Rome, 25 February 2014 – Medici per i Diritti Umani (MEDU) makes public national data on the Centres for Identification and Expulsion (CIE) for the year 2013. According to the State Police, overall in 2013, 6.016 migrants (5.431 men and 585 women) have been detained in Italian CIEs. Less than half of these (2.749) have actually been repatriated, making efficacy rate of repatriation (i.e. repatriated / detained) 5% lower than the previous year: 50,5% in 2012 versus 45,7% in 2013. The total number of migrants that passed through the CIEs and were actually repatriated is only 0.9% of the totality of irregular immigrants that are estimated to be on the Italian territory (294.000 according to Istituto per lo Studio della Multietnicità (ISMU) data of January 1st, 2013).
These numbers confirm both the inefficacy and the irrelevance of administrative detention as a way to contrast irregular immigration. They also confirm how extending detention from 6 to 18 months (starting from June 2011) is useless as well as unreasonable as a way to make expulsions more effective. On the other hand, the excessive lengthening of administrative detention seems to only have exacerbated the violence and dehumanization already present in these structures. This evidence has systematically been observed by the MEDU teams in the 18 visits made to all the CIEs in the last two years (for details, refer to The CIE Archipelago report). Despite the 2013 data from the State Police report an average time per person spent within the CIE of 38 days, this value needs to be dissected out: in fact, by representing the average time for all people that pass through the CIE, this includes also migrants whose detention was extremely short due to the fact that the detention was not validated by the judiciary authority. Indeed, Medici per i Diritti Umani encountered numerous cases of migrants kept for over 12 months in a CIE, even in conditions of extreme vulnerability and serious psychiatric problems (see reports on Trapani Milo and Gradisca d’Isonzo).
A confirmation of the worsening of the tensions and further deterioration of living conditions within the CIEs comes from the numerous revolts and protests of 2013 and beginning of 2014. Official institutions cannot continue to ignore these facts and it is necessary for the government to urgently face the idea of closing the CIE, which are structures that are unable to guarantee respect of human dignity and of the most basic human rights. Indeed in 2013, despite the lack of political decisions in this sense, the “CIE system” seemed to start a natural implosion on its own due to its inefficiency, to the inhumane living conditions that feed desperate revolts and protests, and to the budget cuts that have compromised even the most essential services. At the moment, eight centres have been temporarily closed due to damage to the structure or management problems, while the five CIE in Torino, Roma, Bari, Trapani Milo and Caltanisetta work well below full capacity. For all these structures, the same considerations that MEDU made regarding the CIE in Trapani Milo after a recent visit on January 23, 2014 holds true: a place of useless suffering. This suffering and discomfort affects above all the detained migrants but also spreads to everyone within the structure: from the managing authorities to the police officers.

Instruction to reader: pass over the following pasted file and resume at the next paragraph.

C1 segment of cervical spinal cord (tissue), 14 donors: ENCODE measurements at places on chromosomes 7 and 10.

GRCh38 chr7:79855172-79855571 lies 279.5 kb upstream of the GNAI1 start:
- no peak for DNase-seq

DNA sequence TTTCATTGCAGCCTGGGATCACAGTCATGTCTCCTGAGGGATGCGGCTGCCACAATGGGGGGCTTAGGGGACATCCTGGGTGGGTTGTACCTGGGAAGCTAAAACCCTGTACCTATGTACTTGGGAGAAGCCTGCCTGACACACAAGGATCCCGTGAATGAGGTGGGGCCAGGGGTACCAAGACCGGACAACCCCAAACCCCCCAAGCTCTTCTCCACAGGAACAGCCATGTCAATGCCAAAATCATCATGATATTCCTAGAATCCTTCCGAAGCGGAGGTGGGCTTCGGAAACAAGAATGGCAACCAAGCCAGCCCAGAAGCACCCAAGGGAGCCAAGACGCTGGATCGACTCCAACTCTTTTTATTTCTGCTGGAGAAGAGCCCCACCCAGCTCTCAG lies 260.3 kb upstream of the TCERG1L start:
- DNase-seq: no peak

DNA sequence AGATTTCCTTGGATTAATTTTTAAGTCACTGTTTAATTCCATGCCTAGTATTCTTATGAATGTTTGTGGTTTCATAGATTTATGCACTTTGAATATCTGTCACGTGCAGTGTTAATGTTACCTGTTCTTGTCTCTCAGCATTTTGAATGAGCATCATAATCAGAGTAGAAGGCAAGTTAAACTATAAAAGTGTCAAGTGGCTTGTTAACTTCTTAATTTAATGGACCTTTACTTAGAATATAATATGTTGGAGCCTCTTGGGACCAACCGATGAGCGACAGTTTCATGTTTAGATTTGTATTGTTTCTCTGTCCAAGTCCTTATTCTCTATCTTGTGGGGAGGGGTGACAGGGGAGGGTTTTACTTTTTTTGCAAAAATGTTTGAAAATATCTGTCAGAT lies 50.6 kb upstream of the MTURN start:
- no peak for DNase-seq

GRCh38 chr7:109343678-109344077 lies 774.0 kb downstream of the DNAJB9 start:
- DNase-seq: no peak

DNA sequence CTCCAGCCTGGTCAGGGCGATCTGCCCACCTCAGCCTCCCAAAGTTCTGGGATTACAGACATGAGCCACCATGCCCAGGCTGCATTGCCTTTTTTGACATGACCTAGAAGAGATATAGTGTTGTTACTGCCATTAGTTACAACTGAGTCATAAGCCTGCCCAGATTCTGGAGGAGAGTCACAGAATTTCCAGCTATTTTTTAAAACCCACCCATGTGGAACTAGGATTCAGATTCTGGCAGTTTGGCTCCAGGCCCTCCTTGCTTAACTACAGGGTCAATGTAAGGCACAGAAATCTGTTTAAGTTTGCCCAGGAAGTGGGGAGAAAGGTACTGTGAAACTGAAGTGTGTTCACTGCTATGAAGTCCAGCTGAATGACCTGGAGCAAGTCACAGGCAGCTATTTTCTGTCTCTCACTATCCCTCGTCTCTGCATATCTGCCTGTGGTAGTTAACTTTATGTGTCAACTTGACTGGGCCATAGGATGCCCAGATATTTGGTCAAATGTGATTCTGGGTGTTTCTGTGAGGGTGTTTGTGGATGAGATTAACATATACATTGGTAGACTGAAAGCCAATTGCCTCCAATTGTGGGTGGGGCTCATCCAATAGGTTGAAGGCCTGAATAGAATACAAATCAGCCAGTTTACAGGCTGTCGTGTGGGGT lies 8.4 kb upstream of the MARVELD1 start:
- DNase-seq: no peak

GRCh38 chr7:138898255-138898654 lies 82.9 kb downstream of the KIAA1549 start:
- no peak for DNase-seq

Medici per i Diritti Umani therefore again calls for:
1) the definitive closure of the eight CIE that are temporarily not operating, as well as the closure of the five Centres that are still functioning, due to their blatant functional and structural inadequacy;
2) the reduction of an alien’s detention for repatriation purposes to an exceptional, or at
the very least completely residual, measure.
3) the adoption of a new system for the management of irregular immigration, characterised by respect for human rights and a greater rationality and effectiveness (for details on recommendations, please refer to the CIE Archipelago report) within a deep reform of migratory policy in general and of the current immigration law in particular.
Medici per i Diritti Umani (MEDU) is an independent humanitarian organisation which has conducted the “Observatory on Social and Healthcare Aid for the Migrant Population within the CPTAs/CIEs” program from 2004. MEDU participates in the LasciateCIEntrare (Open access now) campaign. The CIE Archipelago report was undertaken with the support of Open Society Foundations.